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IHAVEANIDEA.ORG > articles >  Moonlighting: How To Be A Successful Suit And A Brilliant Creative On The Sly


Moonlighting: How To Be A Successful Suit And A Brilliant Creative On The Sly

Posted on March 31, 2005 and read 6,328 times

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I never wanted to be a suit.

After a tourist’s education, which began in psychology and resulted in a degree in English, a stint in interior design, a diploma in creative advertising and an insatiable desire for knowledge – I set out, finally knowing exactly what I was meant to do in life. I would work in advertising, the greatest industry in the world, as a top writer.

Somehow, five months later, I found myself in a small advertising and design agency as their account manager.

The world over, there is no more demanding a job than that of an advertising account executive. To be successful in this field requires the discipline of a kamikaze pilot, the sincerity of an evangelist, the versatility of a chameleon and the ability to seamlessly meld all these characteristics into one, clean cut, cucumber cool package.

I stepped into this position, like a deer into a clearing, with equal parts of doubt, mistrust and fear. I could only hope that the confidence and charisma I had channeled to get the job in the first place, would come to my rescue when it came to putting it to practice. Ultimately, hard work, on-your-feet thinking, charm, and some shmoozability, got me through the learning period with few mishaps and even, the occasional accolade.

For months I learned all I could and my days were at once, demanding and fruitful. But, when the work day was over, I felt unfulfilled. I was first and foremost a creative writer and strategies and briefs just weren’t cutting it. Then one day it happened. I was researching a client’s product, dreaming up concepts for my own private pleasure, when suddenly the solution became obvious. We are a small shop who outsources freelance writers for all of our projects – why on earth, was I sending out all of this glorious work to anonymous freelancers? It was I, who knew the client’s business; I, who had researched and devised their strategies; I, who wrote with passion and fervent dedication and I, who was already on the payroll.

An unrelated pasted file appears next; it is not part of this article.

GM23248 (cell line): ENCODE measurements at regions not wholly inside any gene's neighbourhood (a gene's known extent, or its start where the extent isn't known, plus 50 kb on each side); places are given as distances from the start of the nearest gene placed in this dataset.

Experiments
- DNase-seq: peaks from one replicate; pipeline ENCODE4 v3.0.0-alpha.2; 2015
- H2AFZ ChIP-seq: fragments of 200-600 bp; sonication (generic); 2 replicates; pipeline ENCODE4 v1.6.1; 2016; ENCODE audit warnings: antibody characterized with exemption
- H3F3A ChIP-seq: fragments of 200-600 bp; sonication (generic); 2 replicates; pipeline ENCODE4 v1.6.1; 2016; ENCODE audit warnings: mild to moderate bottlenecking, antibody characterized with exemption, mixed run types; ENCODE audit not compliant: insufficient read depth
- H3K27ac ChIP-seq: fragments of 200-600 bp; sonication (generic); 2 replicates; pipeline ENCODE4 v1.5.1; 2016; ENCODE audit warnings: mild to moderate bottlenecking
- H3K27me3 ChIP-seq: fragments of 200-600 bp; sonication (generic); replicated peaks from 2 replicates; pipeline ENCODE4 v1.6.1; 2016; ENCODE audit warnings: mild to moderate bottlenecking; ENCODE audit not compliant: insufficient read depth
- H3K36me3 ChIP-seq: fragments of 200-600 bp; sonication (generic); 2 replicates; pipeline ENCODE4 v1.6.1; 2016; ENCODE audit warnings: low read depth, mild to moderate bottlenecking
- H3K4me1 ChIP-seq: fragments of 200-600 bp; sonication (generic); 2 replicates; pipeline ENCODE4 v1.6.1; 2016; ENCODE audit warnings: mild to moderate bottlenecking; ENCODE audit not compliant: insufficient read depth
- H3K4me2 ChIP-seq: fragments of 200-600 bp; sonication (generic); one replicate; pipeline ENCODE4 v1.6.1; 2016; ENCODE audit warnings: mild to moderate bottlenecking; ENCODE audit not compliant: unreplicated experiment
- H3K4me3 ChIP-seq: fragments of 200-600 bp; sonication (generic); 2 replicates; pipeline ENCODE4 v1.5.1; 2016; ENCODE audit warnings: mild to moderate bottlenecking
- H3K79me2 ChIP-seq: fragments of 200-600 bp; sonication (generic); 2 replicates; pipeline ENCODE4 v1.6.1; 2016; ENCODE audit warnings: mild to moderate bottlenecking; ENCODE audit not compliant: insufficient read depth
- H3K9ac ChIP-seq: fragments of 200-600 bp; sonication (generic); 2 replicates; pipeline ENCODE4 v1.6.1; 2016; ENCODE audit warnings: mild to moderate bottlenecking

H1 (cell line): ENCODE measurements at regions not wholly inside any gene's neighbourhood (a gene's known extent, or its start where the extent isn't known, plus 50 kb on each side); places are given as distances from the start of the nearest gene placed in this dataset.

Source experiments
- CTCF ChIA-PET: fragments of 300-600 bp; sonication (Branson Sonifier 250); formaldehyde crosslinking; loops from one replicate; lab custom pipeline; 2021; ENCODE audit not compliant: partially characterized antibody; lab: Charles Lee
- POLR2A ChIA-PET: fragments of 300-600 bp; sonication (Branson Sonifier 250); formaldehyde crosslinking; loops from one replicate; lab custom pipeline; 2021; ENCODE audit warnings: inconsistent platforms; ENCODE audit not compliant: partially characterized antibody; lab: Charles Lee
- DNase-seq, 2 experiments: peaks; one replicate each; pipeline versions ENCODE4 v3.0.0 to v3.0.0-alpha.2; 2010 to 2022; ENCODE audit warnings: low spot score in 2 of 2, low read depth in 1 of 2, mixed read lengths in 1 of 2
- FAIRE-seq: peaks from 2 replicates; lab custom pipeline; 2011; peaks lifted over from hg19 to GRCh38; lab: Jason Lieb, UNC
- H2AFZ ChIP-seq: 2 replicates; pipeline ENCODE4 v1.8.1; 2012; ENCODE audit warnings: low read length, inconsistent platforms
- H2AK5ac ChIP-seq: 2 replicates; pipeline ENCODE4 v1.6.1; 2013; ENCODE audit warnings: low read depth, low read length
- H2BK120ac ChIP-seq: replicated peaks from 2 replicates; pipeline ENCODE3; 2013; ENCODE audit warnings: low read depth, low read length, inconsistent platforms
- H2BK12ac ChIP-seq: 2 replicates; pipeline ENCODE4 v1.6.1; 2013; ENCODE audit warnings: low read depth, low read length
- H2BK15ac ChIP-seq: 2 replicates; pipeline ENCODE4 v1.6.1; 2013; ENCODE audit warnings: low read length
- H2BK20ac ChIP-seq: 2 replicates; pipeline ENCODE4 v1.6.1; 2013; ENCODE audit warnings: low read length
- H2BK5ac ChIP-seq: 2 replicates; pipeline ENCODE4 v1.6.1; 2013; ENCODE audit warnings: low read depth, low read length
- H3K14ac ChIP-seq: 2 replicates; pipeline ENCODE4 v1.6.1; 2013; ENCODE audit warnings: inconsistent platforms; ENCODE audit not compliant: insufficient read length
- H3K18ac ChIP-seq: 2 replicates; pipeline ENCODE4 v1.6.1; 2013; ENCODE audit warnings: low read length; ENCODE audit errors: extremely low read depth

And so began my secret life. I started small with the little jobs like banner ads and worked my way up to print. I’d manage multinational accounts by day and – every night – quietly drag home mountains of research, then write, write, write.

Every job has a bright facade and a dark underbelly – two jobs, exponentially so. As beneficial as it can be to see behind the curtain, several conflicts arise when you are both Dorothy and the Wizard.

1. It’s up to you to grant your own wishes.

When you are the account exec and the creative party, you can’t pass the ball. You are the boss of the entire project from beginning until end. This means that if ANYTHING goes wrong, at ANY point of the process – there is only one person to blame and nowhere to hide. Ultimately, you are responsible for the prep, the action, the inspection, the revision and the presentation. Good luck.

2. Clicking your heels three times won’t get you out of anything.

Making concessions to the client when selling your creative team’s work is a given. Compromising on something you’ve given birth to, something you’ve loved and nurtured into maturity, is hell. No ruby slippers are going to get you out of this – you just have to grin and act like you like it. You can cry yourself to sleep between 5 and 7am, when the day’s work is done.

3. Ding, dong, the witch is dead.

Ultimately, you are your own worst enemy. “Creative You” knows your idea is bright, attractive, sexy and fresh. This side of you also suspects your idea could possibly solve world hunger, keep down gas prices and, best of all – clean up at Cannes. On the other hand, “Suit You” knows that the idea must satisfy your client’s agenda, that it must be sell-able and profitable, completely on strategy, follow branding guidelines and have a huge logo, smack dab in the middle of the page. The dark side suspects that legal always knows best (after momma) and, what’s worse, knows deep down that sometimes your “big idea” belongs in the garbage. Every day you wage war on yourself, and every day you walk away nursing a wound.

No doubt about it – leading a double life is tough, ask Peter Parker. You constantly have to choose between love and duty. The process is unforgiving and cruel at times, but also infinitely rewarding. At worst you go back to the drawing board and figure out what went wrong, at best you are inspired to create again. In either instance, you learn to bridge the gap between your role as an account person and your role as a creative, and ultimately become better – way better – at both.

So, having overcome the perils of professional multiplicity, the dream of becoming a full-time copywriter grows ever closer to becoming a reality. In the meantime, I continue to insist on a tight strategy from myself, expect my creative work to be on-target every time and maintain love and respect for both teams. I am following in the tradition of the superheroes: Suit by day, creative by night.

I’d always heard that advertising was an industry of egos. For some of us, it has evolved into an industry of alter egos.


Lonelle Selbo is the account manager and copywriter for a small ad and design agency. Her creative outlets include writing articles and reviews for select magazines, commissioned portrait art, interior design and exploring different forms of writing.






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